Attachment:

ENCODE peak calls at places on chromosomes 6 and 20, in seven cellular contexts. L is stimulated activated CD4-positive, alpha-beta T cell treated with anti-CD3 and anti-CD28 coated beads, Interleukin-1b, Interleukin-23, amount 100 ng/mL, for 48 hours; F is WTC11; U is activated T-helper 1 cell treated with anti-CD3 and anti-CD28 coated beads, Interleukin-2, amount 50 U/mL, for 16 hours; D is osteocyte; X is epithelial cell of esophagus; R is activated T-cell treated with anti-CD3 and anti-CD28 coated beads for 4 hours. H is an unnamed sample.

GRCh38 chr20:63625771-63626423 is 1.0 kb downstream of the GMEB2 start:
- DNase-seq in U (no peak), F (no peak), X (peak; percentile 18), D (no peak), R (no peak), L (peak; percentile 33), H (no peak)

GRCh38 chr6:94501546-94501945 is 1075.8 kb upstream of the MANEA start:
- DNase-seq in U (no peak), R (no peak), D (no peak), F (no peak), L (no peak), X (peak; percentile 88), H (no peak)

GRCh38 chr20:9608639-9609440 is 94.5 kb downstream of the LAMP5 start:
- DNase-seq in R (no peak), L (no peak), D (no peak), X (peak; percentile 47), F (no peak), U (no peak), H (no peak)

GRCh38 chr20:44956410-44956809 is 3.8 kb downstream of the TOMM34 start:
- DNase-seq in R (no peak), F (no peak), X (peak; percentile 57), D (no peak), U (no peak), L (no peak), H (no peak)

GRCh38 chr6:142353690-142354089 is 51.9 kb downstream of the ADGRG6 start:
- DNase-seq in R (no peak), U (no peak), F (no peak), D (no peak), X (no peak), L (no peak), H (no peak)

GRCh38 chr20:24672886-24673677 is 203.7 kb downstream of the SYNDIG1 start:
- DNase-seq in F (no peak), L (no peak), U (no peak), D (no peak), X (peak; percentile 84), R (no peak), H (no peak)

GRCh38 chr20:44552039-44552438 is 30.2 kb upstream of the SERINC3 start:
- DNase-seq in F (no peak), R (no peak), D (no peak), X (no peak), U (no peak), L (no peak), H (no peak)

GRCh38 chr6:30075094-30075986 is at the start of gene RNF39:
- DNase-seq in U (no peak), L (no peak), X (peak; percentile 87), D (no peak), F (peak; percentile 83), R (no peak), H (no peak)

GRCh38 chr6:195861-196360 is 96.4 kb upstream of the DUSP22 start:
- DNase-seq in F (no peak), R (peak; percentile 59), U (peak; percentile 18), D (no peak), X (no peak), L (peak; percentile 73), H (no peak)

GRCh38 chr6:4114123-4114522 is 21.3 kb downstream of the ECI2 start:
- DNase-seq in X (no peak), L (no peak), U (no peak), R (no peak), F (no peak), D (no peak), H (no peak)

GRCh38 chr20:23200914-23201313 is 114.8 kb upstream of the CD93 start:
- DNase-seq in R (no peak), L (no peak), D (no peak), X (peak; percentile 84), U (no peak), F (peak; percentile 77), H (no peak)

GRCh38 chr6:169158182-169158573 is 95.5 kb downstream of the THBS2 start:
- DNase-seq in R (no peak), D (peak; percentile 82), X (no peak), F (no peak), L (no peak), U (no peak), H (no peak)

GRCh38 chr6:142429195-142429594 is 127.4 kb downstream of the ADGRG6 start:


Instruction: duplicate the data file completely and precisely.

ENCODE peak calls at places on chromosomes 6 and 20, in seven cellular contexts. L is stimulated activated CD4-positive, alpha-beta T cell treated with anti-CD3 and anti-CD28 coated beads, Interleukin-1b, Interleukin-23, amount 100 ng/mL, for 48 hours; F is WTC11; U is activated T-helper 1 cell treated with anti-CD3 and anti-CD28 coated beads, Interleukin-2, amount 50 U/mL, for 16 hours; D is osteocyte; X is epithelial cell of esophagus; R is activated T-cell treated with anti-CD3 and anti-CD28 coated beads for 4 hours. H is an unnamed sample.

GRCh38 chr20:63625771-63626423 is 1.0 kb downstream of the GMEB2 start:
- DNase-seq in U (no peak), F (no peak), X (peak; percentile 18), D (no peak), R (no peak), L (peak; percentile 33), H (no peak)

GRCh38 chr6:94501546-94501945 is 1075.8 kb upstream of the MANEA start:
- DNase-seq in U (no peak), R (no peak), D (no peak), F (no peak), L (no peak), X (peak; percentile 88), H (no peak)

GRCh38 chr20:9608639-9609440 is 94.5 kb downstream of the LAMP5 start:
- DNase-seq in R (no peak), L (no peak), D (no peak), X (peak; percentile 47), F (no peak), U (no peak), H (no peak)

GRCh38 chr20:44956410-44956809 is 3.8 kb downstream of the TOMM34 start:
- DNase-seq in R (no peak), F (no peak), X (peak; percentile 57), D (no peak), U (no peak), L (no peak), H (no peak)

GRCh38 chr6:142353690-142354089 is 51.9 kb downstream of the ADGRG6 start:
- DNase-seq in R (no peak), U (no peak), F (no peak), D (no peak), X (no peak), L (no peak), H (no peak)

GRCh38 chr20:24672886-24673677 is 203.7 kb downstream of the SYNDIG1 start:
- DNase-seq in F (no peak), L (no peak), U (no peak), D (no peak), X (peak; percentile 84), R (no peak), H (no peak)

GRCh38 chr20:44552039-44552438 is 30.2 kb upstream of the SERINC3 start:
- DNase-seq in F (no peak), R (no peak), D (no peak), X (no peak), U (no peak), L (no peak), H (no peak)

GRCh38 chr6:30075094-30075986 is at the start of gene RNF39:
- DNase-seq in U (no peak), L (no peak), X (peak; percentile 87), D (no peak), F (peak; percentile 83), R (no peak), H (no peak)

GRCh38 chr6:195861-196360 is 96.4 kb upstream of the DUSP22 start:
- DNase-seq in F (no peak), R (peak; percentile 59), U (peak; percentile 18), D (no peak), X (no peak), L (peak; percentile 73), H (no peak)

GRCh38 chr6:4114123-4114522 is 21.3 kb downstream of the ECI2 start:
- DNase-seq in X (no peak), L (no peak), U (no peak), R (no peak), F (no peak), D (no peak), H (no peak)

GRCh38 chr20:23200914-23201313 is 114.8 kb upstream of the CD93 start:
- DNase-seq in R (no peak), L (no peak), D (no peak), X (peak; percentile 84), U (no peak), F (peak; percentile 77), H (no peak)

GRCh38 chr6:169158182-169158573 is 95.5 kb downstream of the THBS2 start:
- DNase-seq in R (no peak), D (peak; percentile 82), X (no peak), F (no peak), L (no peak), U (no peak), H (no peak)

GRCh38 chr6:142429195-142429594 is 127.4 kb downstream of the ADGRG6 start: